One of the issues that quite often comes up when discussing Indians and the treaties they signed with the whites is whether they knew what they were signing. Obviously English written documents were a struggle for most Indians, but there is ample proof that this impediment did not extend to maps. In The Indian Boundary in the Southern Colonies 1763-1775, Louis De Vorsey, Jr. quotes Jean Baptiste Trudeau, a Frenchman, thus;

“Although the Indians have no more knowledge of geography than of the other sciences, they make delineations upon skins, as correctly as can be, of the countries with which they are acquainted. Nothing is wanting but the degrees of latitude and longitude. They mark the northern direction to the polar star, and conformably to that mark out the windings and turnings of the rivers, the lakes, marshes, mountains, woods, prairies and paths. They compute distances by day’s or half day’s journey.”1

De Vorsey goes on to add Thomas Pownall, a colonial governor, and William Bartram, a prominent diarist of the southern Indians, as confirming the extraordinary skill at maps and navigating of the Indians they encountered.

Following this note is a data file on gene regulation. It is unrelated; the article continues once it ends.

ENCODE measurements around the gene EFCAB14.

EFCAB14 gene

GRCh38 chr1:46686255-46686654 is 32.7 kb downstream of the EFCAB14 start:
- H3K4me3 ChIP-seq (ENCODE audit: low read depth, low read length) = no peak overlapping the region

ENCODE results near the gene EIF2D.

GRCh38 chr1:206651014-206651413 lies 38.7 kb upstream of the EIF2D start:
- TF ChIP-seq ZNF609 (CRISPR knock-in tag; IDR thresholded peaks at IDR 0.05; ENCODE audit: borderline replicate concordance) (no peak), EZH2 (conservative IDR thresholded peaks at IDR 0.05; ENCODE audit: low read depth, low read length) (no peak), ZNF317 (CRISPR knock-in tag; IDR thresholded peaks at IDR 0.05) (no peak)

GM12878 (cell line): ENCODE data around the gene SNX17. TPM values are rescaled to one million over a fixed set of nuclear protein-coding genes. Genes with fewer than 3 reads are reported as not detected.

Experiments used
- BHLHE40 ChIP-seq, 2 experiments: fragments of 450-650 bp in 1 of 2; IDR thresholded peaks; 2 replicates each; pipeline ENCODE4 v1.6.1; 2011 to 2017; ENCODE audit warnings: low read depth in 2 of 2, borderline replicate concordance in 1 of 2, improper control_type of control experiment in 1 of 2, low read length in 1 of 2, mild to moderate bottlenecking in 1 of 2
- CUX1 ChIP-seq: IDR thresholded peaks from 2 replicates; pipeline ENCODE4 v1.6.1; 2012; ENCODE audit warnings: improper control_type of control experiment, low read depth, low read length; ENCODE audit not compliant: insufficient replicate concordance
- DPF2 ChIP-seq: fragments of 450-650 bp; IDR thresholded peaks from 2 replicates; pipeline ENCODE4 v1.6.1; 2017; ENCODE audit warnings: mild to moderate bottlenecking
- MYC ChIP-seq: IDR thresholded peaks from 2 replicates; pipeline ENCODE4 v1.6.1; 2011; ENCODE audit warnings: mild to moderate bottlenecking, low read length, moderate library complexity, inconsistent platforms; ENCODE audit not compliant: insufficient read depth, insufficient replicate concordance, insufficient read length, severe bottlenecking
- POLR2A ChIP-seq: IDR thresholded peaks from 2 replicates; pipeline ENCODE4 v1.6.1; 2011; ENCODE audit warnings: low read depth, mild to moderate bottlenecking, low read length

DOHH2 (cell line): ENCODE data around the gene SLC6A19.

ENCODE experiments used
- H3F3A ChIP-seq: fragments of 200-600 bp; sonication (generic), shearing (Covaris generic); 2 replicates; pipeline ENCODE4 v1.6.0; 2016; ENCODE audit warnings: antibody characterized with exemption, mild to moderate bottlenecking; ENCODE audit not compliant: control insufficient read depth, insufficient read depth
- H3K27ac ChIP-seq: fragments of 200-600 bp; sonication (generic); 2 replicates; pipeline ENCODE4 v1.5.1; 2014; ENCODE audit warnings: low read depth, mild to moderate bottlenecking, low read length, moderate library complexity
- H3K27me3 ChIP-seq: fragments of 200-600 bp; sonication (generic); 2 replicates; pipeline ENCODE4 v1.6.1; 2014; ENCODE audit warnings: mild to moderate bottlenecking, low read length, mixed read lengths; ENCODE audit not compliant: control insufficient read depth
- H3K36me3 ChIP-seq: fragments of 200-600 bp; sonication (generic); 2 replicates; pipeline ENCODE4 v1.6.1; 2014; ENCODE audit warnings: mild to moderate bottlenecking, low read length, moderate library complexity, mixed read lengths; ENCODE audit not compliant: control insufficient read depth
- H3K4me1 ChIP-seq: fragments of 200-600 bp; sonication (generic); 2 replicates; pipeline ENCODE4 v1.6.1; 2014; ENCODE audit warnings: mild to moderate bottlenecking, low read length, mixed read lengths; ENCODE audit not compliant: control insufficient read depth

I believe this is a rich source of understanding of what was going on at treaty conferences and negotiations between land hungry whites and Indians. The Indians were not dupes who could be fooled by a few errant lines on a map. English words may have flummoxed them, but they knew the lay of the land in the midwest far better than the whites knew it. Rum and shady dealing may have weakened the Indians, but I have seen no evidence that the Indians did not understand the graphic representations of the land they were fighting for.

1 – De Vorsey, Jr., Louis (1966), THE INDIAN BOUNDARY IN THE SOUTHERN COLONIES, 1763-1775.
(The University of North Carolina Press, Chapel Hill), pp. 46-47